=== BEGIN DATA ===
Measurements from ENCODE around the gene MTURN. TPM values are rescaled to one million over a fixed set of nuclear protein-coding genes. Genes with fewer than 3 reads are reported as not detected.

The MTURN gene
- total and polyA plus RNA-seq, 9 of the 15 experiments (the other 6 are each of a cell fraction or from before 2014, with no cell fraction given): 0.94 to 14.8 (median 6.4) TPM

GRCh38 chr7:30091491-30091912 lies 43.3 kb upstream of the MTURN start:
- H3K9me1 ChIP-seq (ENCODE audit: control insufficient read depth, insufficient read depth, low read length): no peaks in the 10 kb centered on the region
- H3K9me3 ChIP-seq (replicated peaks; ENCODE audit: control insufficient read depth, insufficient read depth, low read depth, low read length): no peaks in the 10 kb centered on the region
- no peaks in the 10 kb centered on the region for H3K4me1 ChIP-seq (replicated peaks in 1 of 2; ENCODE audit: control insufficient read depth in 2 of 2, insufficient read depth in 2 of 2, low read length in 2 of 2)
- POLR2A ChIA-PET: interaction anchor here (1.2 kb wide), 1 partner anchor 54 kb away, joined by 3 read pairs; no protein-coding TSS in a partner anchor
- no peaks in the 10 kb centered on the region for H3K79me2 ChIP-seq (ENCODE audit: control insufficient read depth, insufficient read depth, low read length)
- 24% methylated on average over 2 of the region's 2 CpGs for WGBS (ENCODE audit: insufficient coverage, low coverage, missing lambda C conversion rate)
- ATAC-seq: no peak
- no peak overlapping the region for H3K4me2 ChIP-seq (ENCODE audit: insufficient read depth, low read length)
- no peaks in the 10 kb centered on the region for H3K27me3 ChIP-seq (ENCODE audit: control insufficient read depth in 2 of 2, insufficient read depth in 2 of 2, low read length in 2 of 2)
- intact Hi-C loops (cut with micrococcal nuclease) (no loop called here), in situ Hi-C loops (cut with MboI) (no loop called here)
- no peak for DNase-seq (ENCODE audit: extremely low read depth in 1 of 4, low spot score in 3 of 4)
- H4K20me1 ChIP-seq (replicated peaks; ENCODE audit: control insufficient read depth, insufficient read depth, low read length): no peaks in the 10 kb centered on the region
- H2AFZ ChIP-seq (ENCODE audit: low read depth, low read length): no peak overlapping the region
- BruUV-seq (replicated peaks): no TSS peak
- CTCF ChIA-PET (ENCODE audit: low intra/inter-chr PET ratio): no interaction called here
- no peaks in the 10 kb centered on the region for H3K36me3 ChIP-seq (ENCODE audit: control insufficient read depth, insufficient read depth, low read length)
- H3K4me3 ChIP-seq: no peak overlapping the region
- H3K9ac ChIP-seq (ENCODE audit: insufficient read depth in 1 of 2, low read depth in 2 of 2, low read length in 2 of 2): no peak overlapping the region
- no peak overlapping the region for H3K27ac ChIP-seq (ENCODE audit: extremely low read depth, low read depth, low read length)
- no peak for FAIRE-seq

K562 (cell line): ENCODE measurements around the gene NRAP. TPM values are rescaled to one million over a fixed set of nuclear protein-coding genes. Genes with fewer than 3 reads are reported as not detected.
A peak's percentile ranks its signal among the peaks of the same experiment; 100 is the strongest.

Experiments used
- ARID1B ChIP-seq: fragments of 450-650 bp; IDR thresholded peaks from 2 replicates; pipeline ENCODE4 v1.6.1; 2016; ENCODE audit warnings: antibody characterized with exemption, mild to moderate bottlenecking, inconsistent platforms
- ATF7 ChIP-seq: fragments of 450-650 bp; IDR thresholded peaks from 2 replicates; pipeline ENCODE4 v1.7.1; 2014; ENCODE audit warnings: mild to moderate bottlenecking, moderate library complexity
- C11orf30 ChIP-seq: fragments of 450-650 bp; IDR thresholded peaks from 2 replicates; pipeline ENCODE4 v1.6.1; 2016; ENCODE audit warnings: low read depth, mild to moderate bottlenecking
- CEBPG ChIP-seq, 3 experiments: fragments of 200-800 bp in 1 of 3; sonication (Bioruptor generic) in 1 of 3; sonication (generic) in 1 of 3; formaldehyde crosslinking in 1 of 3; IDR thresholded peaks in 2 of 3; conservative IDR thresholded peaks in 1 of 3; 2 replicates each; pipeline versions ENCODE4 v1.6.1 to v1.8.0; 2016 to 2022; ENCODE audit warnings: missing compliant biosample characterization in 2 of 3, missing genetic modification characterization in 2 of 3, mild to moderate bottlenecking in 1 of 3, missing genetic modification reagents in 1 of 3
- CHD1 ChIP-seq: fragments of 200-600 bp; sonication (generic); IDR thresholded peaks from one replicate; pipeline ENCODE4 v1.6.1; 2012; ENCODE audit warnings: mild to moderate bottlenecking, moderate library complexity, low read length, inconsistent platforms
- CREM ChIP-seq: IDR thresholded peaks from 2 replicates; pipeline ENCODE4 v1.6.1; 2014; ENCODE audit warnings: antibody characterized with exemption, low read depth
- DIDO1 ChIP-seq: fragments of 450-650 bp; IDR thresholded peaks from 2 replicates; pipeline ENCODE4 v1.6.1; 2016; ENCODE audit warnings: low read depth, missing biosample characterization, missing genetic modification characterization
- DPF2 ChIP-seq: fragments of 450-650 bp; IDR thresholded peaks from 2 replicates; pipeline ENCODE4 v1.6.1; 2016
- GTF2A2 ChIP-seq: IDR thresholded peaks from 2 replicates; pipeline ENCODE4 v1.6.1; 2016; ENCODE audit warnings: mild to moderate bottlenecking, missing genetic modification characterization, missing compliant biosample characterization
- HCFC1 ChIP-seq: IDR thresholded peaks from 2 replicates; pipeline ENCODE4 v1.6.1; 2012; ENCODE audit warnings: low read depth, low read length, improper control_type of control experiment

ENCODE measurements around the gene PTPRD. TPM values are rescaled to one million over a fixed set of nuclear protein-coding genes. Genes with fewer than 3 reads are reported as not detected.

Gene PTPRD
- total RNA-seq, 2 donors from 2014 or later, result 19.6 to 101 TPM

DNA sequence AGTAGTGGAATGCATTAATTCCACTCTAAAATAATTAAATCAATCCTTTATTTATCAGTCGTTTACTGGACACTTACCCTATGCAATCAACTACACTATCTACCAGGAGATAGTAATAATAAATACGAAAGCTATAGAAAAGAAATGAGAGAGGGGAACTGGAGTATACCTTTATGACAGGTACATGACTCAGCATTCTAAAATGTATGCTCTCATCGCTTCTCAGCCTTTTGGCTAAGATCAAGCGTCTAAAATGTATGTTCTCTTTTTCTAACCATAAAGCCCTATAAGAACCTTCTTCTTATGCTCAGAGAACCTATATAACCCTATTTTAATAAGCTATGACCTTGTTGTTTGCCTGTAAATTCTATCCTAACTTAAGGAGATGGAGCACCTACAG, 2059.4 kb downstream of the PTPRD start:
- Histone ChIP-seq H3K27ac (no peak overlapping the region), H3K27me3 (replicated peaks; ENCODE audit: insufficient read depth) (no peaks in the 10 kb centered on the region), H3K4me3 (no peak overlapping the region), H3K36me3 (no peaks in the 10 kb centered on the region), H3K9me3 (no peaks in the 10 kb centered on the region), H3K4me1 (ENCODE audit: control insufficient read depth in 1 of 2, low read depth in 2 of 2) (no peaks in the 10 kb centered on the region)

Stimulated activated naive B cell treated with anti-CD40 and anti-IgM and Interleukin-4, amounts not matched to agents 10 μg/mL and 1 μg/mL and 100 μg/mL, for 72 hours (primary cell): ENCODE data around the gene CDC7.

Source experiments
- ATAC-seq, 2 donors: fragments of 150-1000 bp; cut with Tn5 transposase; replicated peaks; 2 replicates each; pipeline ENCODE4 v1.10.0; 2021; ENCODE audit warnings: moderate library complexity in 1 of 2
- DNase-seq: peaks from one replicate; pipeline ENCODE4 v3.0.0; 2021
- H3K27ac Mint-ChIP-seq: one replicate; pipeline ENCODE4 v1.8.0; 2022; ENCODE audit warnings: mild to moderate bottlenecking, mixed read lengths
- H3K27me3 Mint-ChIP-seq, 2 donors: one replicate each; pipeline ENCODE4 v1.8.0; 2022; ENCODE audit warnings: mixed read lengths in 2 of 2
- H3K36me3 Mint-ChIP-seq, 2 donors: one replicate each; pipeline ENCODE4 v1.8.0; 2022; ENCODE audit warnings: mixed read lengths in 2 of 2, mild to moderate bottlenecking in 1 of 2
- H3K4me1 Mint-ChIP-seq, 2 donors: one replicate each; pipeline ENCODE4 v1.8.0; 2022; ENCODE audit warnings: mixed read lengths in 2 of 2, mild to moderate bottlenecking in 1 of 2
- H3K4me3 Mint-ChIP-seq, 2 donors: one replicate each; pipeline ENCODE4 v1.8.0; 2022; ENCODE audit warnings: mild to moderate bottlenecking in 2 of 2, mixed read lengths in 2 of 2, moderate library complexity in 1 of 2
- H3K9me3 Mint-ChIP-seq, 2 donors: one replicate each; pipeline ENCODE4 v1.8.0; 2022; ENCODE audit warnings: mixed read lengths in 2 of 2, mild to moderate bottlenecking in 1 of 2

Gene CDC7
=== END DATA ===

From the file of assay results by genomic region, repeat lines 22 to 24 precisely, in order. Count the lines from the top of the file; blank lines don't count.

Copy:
- H3K9ac ChIP-seq (ENCODE audit: insufficient read depth in 1 of 2, low read depth in 2 of 2, low read length in 2 of 2): no peak overlapping the region
- no peak overlapping the region for H3K27ac ChIP-seq (ENCODE audit: extremely low read depth, low read depth, low read length)
- no peak for FAIRE-seq